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The Panorama of Canadian Feature Films at FilmExchange

FILMS FROM QUEBEC TO SCREEN AT NSI FILMEXCHANGE CANADIAN FILM FESTIVAL,
MARCH 2 – 6, 2004 IN WINNIPEG

Sarah Polley, Kevin Pollak, William Hurt, Mark McKinney, Sir Ian McKellan and others star in some of the year’s best Canadian Feature Films.
These national and internationally celebrated stories will be screened with the storytellers attending at one night only intimate screenings followed by an interactive Q&A with the audience.

Opening Film: The Blue Butterfly
Special Presentation: Seven Times Lucky
Closing Night Film: The Saddest Music in the World

The Blue Butterfly by Léa Pool
with William Hurt, Pascale BussiËres, Marc Donato, Steve Adams, Raoul Trujillo
Ten-year-old Pete Carlton (Marc Donato) is terminally ill with brain cancer. His last wish is to catch the most beautiful butterfly on earth, the Blue Morpho, found only in South America. His mother, Teresa (Pascale Bussières), convinces Alan Osborne (William Hurt), a renowned entomologist who prefers insects to people, to take the wheelchair-bound Pete to the rainforest. Deep in the majesty and mystery of the jungle, the two must overcome numerous dangers and hardships. Léa Pool, one of Canada’s most respected directors, brings a nuanced understanding of character to this deeply moving tale, which is based on a true story.Join us after the screening for a party at Pasta la Vista Presented by WOW Hospitality Concepts Inc.


Seven Times Lucky by Gary Yates
with: Kevin Pollak, Liane Balaban, Jonas Chernick, James Tolkan, Aleks Paunovic
A hard-boiled Christmas noir, Gary Yates’ con-and double-con caper drama recently received its world premiere at Sundance. Veteran grifter Harlan (the always excellent Kevin Pollak best—known from The Usual Suspects) and young protégé Fiona (New Waterford Girl’s Liane Balaban) are working together to finally make that one big score. Seven Times Lucky spins a twisting yarn in which three generations of crooks vie for a coveted prize on Christmas Eve. Smart, fast-paced and wonderfully acted, Seven Times Lucky marks director Yates as a talent we will hear a lot from in the future. Developed through NSI Features First.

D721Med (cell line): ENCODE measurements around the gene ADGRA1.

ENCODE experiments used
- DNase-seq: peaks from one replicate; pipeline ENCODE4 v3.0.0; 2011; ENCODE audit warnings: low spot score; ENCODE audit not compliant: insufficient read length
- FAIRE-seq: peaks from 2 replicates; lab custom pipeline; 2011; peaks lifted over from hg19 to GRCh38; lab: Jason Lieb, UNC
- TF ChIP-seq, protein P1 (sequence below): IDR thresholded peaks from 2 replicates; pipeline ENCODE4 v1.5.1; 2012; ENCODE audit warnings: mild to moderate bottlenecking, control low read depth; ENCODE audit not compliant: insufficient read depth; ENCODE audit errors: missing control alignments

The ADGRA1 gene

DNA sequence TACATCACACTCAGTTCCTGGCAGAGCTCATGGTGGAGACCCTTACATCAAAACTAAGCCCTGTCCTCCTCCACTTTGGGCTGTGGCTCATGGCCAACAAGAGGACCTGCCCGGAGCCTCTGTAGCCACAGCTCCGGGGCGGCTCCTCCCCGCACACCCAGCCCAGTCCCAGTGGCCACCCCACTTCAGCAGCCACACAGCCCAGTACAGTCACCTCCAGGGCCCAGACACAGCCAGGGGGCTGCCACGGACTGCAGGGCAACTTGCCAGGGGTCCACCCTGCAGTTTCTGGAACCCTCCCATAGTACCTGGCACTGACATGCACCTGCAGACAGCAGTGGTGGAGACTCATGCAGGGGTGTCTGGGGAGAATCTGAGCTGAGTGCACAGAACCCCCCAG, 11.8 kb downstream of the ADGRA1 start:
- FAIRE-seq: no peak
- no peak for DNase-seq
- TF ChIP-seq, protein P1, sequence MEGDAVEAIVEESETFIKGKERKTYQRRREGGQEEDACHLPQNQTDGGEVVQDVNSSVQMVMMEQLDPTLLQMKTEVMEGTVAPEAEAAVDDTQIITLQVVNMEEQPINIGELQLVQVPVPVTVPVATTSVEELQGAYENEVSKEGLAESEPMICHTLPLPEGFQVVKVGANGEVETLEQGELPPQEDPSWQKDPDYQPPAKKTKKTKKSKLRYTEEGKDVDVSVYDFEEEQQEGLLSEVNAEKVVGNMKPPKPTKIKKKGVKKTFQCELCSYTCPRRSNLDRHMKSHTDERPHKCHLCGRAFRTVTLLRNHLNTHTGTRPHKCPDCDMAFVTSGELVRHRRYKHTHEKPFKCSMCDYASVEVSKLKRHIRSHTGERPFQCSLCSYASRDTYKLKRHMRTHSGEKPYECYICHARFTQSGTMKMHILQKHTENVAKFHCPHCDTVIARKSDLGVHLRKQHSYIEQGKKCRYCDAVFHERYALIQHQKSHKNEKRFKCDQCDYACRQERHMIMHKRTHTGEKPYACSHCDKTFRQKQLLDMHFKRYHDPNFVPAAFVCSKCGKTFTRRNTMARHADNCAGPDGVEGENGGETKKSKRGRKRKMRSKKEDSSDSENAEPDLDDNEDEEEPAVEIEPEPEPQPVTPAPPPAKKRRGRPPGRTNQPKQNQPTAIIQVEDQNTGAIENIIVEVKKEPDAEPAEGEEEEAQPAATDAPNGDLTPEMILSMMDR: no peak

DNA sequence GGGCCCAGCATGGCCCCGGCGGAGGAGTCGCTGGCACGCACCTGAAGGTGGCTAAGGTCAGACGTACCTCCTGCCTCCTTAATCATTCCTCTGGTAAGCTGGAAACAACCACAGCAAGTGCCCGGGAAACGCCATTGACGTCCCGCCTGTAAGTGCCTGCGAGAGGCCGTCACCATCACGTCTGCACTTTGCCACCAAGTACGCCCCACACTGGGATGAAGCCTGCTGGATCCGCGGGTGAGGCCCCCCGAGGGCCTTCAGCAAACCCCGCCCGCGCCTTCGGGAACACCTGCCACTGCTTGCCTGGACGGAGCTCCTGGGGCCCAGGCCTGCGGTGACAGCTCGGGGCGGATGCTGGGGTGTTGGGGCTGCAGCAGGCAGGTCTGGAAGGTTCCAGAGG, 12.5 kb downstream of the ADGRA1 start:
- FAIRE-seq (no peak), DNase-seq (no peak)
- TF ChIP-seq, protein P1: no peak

Closing Night Film
The Saddest Music in the World by Guy Maddin
with Mark McKinney, Isabella Rossellini, Maria de Medeiros, David Fox, Ross McMillan
Winnipeg, 1933; the Depression is in full swing as beer baroness Lady Port-Huntly (Isabella Rossellini, playing a double amputee whose hollow legs are filled with our national drink) launches a contest that catches the imagination of the world: a competition to determine the saddest music ever. Humiliated Broadway producer Chester Kent (Mark McKinney) is determined to take part, as are musicians from around the globe... Guy Maddin’s latest comedy adapted from a screenplay by Booker Prize-winner Kazuo Ishiguro is both hilarious and surreal, a fever dream made even more priceless by McKinney and Rossellini’s bang-on performances.


The Apprenticeship of Duddy Kravitz by Ted Kotcheff
with Richard Dreyfuss, Micheline Lanctôt, Jack Warden, Randy Quaid, Joseph Wiseman
A special presentation of a newly restored print of Ted Kotcheff’s film adaptation of Mordechai Richler’s The Apprenticeship of Duddy Kravitz, presented by the Audio Visual Preservation Trust and the Toronto International Film Festival Film Circuit. Noted film scholar Tom McSorley of the Canadian Film Institute will introduce the film and lead a discussion afterwards.


Emile by Carl Bessai
with Sir Ian McKellen, Deborah Kara Unger, Theo Crane, Chris William Martin, Tygh Runyan
Following on the heels of Johnny (1999), and Lola (2001), Emile—starring the great Sir Ian McKellen—completes Carl Bessai’s ‘identity’ trilogy. Past and present co-mingle as Emile (McKellen), a British professor in Victoria to receive an honorary degree, seeks out his only surviving relatives and looks back on his life. Regrets rise to the surface as he tries to connect with his angry niece (the lovely Deborah Kara Unger) and her young daughter... Bessai brings an immediacy to this formidable meditation on life and family, but it is McKellen’s outstanding performance that gives the film a truly potent gravitas.


Les Immortels by Paul Thinel
Guillaume Lemay-Thivierge, Jean Lapointe, Isabelle Lemme
After having had a well-earned taste of success, Paul McMullen (Guillaume Lemay-Thivierge from Louis 19e) and his band Les Immortels start dreaming about making a living from their music. However, they now have to deal with the machinations of their record company. Will they have the strength to put up with this new reality? Meanwhile, Adélard Major (veteran actor Jean Lapointe), a musician from jazz’s golden age, retires from the factory where he has spent most of his life. He suddenly finds himself fronting a brass band with a rather old-fashioned repertory. Can he make up for lost time? Set against the background of a small working-class town and the ups and downs of its citizens, Les Immortels tells the story of two generations which come together thanks to their passion for music.


Love, Sex and Eating the Bones by Sudz Sutherland